Dickson debuted alongside William Wainscoat in a 2-1 home defeat to Preston on 22 December. They played Burnley home and away on December 25 & 26. The first game was 0-0 in Burnley. In the return fixture at home Dickson scored his all of side's three goals with none reciprocated by Burnley to make Dickson's signature look like good business. Yet that game versus Burnley was to be the highlight for Dickson on Teesside. The win v Burnley was Boro's first win in seven games and was not the beginning of a revival. Dickson only added two further goals for a final tally in his first half season at Ayresome Park of five strikes. Dickson was second top scorer behind Wilson who ended the season as top scorer at both Boro and Chelsea. Ironically both these clubs were relegated that same season from England's top flight.

 

George Elliott started the following season as the preferred Villa centre forward with Dickson left out of the side. Dickson was recalled for the second part of that 1924/25 season finishing joint club top scorer along with left winger, Owen Williams. Both scored seven goals. Boro were sufficiently impressed with Jimmy McClelland's 16 goals in 23 games for Southend United that season to sign him in March 1925. This was to be Dickson's last season of first team football at Boro. In 1925/26 Dickson played no higher than the reserves, troubled for the season by a leg injury. McClelland took his chance in the first team well to top score with with 38 goals.

 

An opportunity appeared on the fifth game of the 1926/27 season when McClelland was injured. Dickson was no longer at the club to stake a claim as he had been released on a free on 1 May (1926). The chance in the first team was given to George Camsell. Camsell took his opportunity in astonishing style scoring a barely believable 59 league goals that season. Despite this being overshadowed by Bill 'Dixie' Dean's record 60 goal haul that same season for Everton, Camsell top scored for Boro 10 seasons in a row.

 

Much of the info listed in this section re Boro has been either provided or reviewed by Middlesbrough FC's club historian, Shaun Wilson. To finish this section with a couple of quotes from Shaun:

 

"Unfortunately I have no more information where he [Dickson] went afterwards. However in the book ‘Football League Players Records 1888-1939’ by Michael Joyce it mentions a side called Wesbrough after us, but no dates. I can’t find a side or place spelt like that but there is a Westborough in Lincolnshire. Sorry I can’t be of more help."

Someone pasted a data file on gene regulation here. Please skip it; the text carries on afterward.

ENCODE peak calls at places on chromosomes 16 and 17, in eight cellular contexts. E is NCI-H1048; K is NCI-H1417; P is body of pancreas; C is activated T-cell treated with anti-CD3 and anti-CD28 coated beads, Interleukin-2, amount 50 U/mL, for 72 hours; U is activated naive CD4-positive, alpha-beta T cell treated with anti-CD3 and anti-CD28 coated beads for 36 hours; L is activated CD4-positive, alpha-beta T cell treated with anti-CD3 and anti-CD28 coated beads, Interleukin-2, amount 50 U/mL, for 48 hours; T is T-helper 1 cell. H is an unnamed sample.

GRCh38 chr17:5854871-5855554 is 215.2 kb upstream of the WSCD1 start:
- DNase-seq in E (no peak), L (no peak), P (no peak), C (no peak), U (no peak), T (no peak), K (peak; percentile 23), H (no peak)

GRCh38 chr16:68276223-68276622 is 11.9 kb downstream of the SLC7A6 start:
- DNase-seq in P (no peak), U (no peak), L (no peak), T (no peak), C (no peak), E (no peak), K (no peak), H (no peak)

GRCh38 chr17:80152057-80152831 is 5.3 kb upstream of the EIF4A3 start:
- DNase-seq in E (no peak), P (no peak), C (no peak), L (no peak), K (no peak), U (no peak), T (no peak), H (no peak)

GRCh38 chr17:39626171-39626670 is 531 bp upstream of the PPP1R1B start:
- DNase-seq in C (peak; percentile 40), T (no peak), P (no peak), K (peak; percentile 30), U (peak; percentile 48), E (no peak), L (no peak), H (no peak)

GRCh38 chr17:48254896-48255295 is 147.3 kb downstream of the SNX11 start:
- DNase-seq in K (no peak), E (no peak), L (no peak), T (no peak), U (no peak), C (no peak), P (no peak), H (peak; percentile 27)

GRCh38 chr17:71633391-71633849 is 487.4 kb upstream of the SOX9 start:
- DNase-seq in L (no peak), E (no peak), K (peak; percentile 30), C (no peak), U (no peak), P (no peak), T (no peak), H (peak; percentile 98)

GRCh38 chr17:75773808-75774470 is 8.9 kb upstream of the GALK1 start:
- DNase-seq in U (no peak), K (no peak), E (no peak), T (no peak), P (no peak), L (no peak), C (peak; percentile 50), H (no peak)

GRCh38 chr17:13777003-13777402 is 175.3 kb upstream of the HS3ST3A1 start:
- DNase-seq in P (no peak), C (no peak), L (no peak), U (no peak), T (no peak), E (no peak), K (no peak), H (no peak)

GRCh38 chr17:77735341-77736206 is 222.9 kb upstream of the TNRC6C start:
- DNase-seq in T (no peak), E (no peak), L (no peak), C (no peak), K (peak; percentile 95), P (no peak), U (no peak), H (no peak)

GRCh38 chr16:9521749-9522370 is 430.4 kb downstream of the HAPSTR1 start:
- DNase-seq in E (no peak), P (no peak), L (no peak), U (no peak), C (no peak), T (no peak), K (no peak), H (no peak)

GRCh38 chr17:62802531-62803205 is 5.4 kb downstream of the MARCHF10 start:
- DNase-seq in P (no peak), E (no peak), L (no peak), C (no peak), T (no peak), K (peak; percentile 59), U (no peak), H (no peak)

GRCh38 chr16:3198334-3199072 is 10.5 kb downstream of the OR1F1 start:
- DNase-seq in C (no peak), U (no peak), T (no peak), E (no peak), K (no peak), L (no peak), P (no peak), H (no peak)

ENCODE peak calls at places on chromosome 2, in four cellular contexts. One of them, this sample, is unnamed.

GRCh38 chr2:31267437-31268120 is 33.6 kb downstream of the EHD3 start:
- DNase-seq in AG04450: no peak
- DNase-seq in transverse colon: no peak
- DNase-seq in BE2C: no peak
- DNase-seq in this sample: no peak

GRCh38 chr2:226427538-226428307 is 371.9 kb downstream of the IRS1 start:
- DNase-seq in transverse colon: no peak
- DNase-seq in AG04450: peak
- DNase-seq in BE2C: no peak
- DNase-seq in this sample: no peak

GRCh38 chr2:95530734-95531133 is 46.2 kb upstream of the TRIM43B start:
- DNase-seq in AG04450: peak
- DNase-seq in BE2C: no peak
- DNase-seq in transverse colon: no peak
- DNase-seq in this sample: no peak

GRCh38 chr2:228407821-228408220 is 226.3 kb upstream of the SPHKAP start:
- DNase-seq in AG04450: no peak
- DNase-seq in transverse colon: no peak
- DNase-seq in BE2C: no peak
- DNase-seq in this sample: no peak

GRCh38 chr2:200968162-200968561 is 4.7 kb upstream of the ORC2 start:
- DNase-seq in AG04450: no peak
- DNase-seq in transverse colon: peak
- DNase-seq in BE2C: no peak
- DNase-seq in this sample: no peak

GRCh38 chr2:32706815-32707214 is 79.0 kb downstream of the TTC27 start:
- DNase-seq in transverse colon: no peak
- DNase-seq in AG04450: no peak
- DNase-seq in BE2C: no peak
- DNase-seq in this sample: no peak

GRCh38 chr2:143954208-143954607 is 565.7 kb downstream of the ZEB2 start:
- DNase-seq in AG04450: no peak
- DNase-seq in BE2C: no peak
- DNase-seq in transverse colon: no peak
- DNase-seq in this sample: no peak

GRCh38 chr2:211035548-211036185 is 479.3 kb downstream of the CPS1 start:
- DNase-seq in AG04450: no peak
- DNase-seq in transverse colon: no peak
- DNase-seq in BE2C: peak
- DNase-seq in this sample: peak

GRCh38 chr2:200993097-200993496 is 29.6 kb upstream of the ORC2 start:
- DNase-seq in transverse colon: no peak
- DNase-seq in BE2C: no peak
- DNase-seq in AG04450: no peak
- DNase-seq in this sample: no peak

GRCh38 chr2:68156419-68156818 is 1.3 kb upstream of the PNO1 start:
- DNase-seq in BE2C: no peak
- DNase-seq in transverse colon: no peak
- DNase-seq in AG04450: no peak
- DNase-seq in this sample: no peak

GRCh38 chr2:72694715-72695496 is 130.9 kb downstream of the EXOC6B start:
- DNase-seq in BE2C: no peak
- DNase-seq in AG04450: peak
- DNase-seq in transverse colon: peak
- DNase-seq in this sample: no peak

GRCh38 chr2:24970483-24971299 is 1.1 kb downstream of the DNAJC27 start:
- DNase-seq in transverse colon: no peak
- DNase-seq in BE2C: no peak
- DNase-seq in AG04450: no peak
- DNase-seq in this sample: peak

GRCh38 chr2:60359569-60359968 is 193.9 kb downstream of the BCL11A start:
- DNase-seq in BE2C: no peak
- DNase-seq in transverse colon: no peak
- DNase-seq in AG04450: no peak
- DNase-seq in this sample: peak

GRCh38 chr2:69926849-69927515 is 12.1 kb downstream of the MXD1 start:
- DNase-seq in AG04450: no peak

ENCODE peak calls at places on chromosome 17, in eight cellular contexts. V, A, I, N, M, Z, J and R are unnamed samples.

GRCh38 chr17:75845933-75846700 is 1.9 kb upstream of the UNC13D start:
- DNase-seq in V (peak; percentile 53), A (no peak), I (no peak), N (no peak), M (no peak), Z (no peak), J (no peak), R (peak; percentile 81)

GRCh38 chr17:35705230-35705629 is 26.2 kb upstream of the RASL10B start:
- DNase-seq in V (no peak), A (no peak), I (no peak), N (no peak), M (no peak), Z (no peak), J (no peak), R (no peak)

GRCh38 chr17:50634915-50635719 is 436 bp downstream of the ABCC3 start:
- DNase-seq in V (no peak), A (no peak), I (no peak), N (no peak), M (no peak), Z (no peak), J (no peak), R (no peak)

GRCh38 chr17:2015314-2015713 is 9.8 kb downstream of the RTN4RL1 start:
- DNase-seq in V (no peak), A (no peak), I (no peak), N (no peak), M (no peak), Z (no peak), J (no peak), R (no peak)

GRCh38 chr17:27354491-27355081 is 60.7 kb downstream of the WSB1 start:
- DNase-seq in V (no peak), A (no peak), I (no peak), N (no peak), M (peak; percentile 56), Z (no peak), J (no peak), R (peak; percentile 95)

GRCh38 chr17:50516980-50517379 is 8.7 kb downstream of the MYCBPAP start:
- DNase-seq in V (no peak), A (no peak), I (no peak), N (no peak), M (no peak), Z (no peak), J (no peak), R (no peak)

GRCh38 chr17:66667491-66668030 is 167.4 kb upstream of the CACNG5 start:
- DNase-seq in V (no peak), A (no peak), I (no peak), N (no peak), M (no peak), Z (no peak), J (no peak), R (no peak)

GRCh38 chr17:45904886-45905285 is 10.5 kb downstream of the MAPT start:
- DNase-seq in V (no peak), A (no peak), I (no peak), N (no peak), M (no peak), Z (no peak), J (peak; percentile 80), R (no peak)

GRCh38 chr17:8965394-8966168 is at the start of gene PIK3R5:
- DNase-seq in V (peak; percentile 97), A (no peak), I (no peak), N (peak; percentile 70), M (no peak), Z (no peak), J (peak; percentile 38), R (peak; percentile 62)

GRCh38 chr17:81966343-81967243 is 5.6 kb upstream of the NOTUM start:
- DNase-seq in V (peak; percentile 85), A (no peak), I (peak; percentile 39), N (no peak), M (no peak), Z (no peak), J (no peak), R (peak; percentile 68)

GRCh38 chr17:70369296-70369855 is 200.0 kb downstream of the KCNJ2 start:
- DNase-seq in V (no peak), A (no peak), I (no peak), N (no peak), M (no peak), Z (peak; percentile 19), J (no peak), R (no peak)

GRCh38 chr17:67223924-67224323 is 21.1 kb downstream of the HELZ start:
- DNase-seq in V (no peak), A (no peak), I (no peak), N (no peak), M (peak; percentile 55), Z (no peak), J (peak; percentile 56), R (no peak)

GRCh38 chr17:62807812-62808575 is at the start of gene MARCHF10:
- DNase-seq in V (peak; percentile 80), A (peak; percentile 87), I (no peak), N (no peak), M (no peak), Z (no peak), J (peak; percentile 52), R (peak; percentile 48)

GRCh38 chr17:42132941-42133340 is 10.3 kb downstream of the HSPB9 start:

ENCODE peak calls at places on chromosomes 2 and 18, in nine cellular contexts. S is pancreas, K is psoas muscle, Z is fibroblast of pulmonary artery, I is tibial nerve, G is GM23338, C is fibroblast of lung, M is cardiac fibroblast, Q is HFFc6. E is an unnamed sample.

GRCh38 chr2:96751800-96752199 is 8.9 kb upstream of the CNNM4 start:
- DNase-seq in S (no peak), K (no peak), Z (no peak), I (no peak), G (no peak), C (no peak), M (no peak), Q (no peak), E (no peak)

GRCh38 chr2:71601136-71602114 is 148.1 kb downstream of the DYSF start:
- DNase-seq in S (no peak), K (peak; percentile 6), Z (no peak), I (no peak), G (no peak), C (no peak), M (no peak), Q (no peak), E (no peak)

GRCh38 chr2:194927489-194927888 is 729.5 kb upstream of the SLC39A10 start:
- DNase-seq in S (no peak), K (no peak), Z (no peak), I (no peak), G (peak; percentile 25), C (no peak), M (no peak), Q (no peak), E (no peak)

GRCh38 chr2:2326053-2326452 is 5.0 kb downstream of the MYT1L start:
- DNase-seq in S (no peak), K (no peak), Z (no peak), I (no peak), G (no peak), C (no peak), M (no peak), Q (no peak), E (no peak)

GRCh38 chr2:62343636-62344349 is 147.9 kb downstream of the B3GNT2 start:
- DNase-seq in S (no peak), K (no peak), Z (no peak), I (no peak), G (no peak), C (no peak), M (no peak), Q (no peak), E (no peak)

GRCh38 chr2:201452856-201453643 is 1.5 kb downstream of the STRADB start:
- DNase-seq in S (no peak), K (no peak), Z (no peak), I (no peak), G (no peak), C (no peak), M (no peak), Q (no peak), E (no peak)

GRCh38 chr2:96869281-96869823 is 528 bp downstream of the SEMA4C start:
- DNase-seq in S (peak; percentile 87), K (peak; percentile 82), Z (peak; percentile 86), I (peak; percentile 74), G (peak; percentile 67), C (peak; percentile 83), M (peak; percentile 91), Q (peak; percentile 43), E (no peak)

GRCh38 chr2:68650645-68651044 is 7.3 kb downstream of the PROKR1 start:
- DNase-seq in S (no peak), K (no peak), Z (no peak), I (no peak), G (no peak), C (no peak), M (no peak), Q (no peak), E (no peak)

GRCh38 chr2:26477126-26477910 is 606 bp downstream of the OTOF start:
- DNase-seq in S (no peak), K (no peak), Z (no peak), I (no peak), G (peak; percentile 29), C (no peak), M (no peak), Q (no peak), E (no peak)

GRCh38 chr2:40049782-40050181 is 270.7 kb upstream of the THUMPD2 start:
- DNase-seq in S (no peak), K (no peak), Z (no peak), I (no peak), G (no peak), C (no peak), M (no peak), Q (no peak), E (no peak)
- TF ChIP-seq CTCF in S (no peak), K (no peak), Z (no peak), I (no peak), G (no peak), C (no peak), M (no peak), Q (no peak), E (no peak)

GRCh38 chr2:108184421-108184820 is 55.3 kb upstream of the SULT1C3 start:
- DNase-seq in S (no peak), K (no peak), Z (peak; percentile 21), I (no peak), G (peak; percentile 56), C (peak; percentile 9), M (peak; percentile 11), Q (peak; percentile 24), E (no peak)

"As for Andy Wilson it is confirmed in the Boro ledgers of the time that he did indeed sign for Chelsea in 1923 for £6,500. What seems to have gone under the radar is that it does indeed look to be a world record transfer, but again this was news to me."

 

So it seems after his lengthy injury issues at Boro, Dickson dropped out of senior football at the age of only 23. A waste of talent that showed so much potential as a 19 year old, scoring 28 goals in a season in which his side finished fifth best in England. Dickson remains though a connection to the very first ever Queen of the South FC in game 1919. He performed well in his year and a half or so at newly hatched Queens, the club finding its feet and looking to get a foot on the ladder to play national football. That a player from that very first game should shine so brightly even if briefly in England's top division is a credit to himself and to QoS.

Ian Dickson died in 1976. 

 

The Ian Dickson of today

 

Since the above article was first published we have identified that Ian Dickson’s grandson, also called Ian Dickson, is today massively successful in the entertainment industry. The following is extracted from an article that was first published on a previous version of qosfc.com in 2008.

 

 

Ian Dickson is a massively successful music industry mogul who has worked with performers such as Def Jam, Public Enemy, LL Cool J, Ozzy Osbourne, Living Colour, Celine Dion, Gloria Estefan, Rage Against The Machine, Pearl Jam, Jamiroquai, Des’ree, Reef, Manic Street Preachers, Natalie Imbruglia, Five, Westlife, The Eurythmics, M People, Avril Lavigne, Pink, Alicia Keys, The Foo Fighters and many others.

 

After emigrating in 2001 to Australia he has become a TV and radio personality in his own right after being invited to be one of the judges on Australian Idol, the Aussie franchise of Pop Idol. From being the ‘pantomime villain’ judge on Australian Idol, he has since been a judge in the states on ‘The Next Great American band’. In Aus, Dickson is now on countless mainstream TV and radio programs.

 

However his grandfather, also called Ian Dickson, is a Queens Legend. Hailing from Dumfries, after starting off playing with Queen of the South at the very beginning of the club’s history he headed South to score goals in England’s top division with Aston Villa.

 

Dickson the music mogul is known to all as Dicko. His real name is Ian Ross Perigrove but as he said himself when interviewed for the media in Australia:-

 

“I was named after my grandfather who was called Ian Dickson who is a Scotsman who played football for Aston Villa, A team in Birmingham where I came from. I’m a Birmingham [City] fan so... (spit)”

 

“I was named after him and it’s mainly because I had high ideals of becoming maybe a writer or something special and I didn’t want to use my Dad’s name cause I was pretty down on him at that point. Dickson’s my mother’s maiden name. Pretty black on him so I took my Mum’s name and then that got shortened to Dicko when I started working with a band from Liverpool called the Farm. Liverpudlians are a bit like Aussies, they shorten everything. So they call me, ‘Dicko, alright lad,’ so yeah I’ve been Dicko for 17 years now.”

 

Dicko is the son of two factory workers from the motor industry. "Imagine Detroit with heavy metal instead of Motown and you’ve got Birmingham,” explained Dicko for Australian Idol.

 

Dicko the TV presenter is crazy about soccer (as the Aussies call it), but he still insists on calling it ’football’. He plays for Kissing Point over 35s team in the amateur league on Sydney’s North Shore. Dickson’s views on Ted McMinn in his spell at Birmingham City do not appear to be documented.